The New York Times’ typography has a fun history.
After abandoning the old-fashioned broadsheet tradition of multiple typefaces in headlines, the paper got its very own typeface: Times Cheltenham. The already-existing Cheltenham was tweaked for the Times. Cheltenham was originally thought to be used by the Times starting in 1906. In 2003, in the decision to use Cheltenham exclusively, the Times carried only the bold italic font, and revamped everything else for headlines.
The International Typeface Corporation calls Cheltenham “straightforward” and “no-nonsense.” ITC revived Cheltenham and increased its x-height and it gained popularity in the ’70s. But still it was just one of many used by the Times. For more of Cheltenham’s history, read this.
Beyond the headlines, the Times has used the typeface Imperial for body text (and cutlines from what I can tell) for quite some time. The paper is almost entirely composed of serif fonts, from the heads to the body text, with a few bolder san serifs acting as labels for consistent story packages or features.
Many of the display types found in the times are varied. On the front page alone, and in just one story, the Cheltenham typeface can manifest in three or four fonts, with different italics, kerning, and size. The Times relies on these ways of varying typefaces and rarely uses bolding for emphasis.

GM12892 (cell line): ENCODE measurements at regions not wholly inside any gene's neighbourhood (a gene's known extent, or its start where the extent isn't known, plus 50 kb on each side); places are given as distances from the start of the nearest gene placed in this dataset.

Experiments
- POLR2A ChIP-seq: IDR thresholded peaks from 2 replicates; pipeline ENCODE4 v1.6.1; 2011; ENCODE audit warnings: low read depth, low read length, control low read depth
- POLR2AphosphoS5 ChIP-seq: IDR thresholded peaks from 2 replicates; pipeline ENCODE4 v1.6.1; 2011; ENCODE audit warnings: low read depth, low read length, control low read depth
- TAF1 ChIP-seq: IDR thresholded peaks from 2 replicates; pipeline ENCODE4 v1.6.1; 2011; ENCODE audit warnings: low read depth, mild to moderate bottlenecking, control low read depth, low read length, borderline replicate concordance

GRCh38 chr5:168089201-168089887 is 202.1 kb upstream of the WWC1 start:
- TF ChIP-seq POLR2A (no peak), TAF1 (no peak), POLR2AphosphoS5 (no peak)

On the other hand, some features sections, especially the travel section, use light fonts within the Cheltenham typeface – and it helps for the pages to appear more delicate and fun, without actually making the other more newsy pages look dramatic or overstated. It’s kind of a great feat.
Cutlines and body copy use almost the exact same typeface. The x-height of the cutlines is smaller than the body copy, but to the undiscriminating eye, it’s hard to tell the difference. Neither of these is changed much to create emphasis, except some cases of increasing size slightly. Another technique the Times uses in typeface is to slow down or speed up the reader with line spacing. In features sections, the lines can be almost double-spaced to ease up on the urgency of the story. The white space is savory – and I find this technique to be reproachable in many other uses.
It’s tough to guess at what makes the Times choose italics for one head and roman font for another, but overall it seems that the New York Times tends to favor minimal, but slight variance. I imagine that they approach busy pages with a guiding principle of creating slight distinctions without straying far from the standard.
I’m a fan of the Times approach to typeface. Cheltenham is a typeface I find particularly appealing. It’s simply attractive to me. Its family is expansive but cohesive. While it handles a lot of flexibility, I still find so much comfort in it because it’s so consistent and in my mind, associated with The New York Times brand.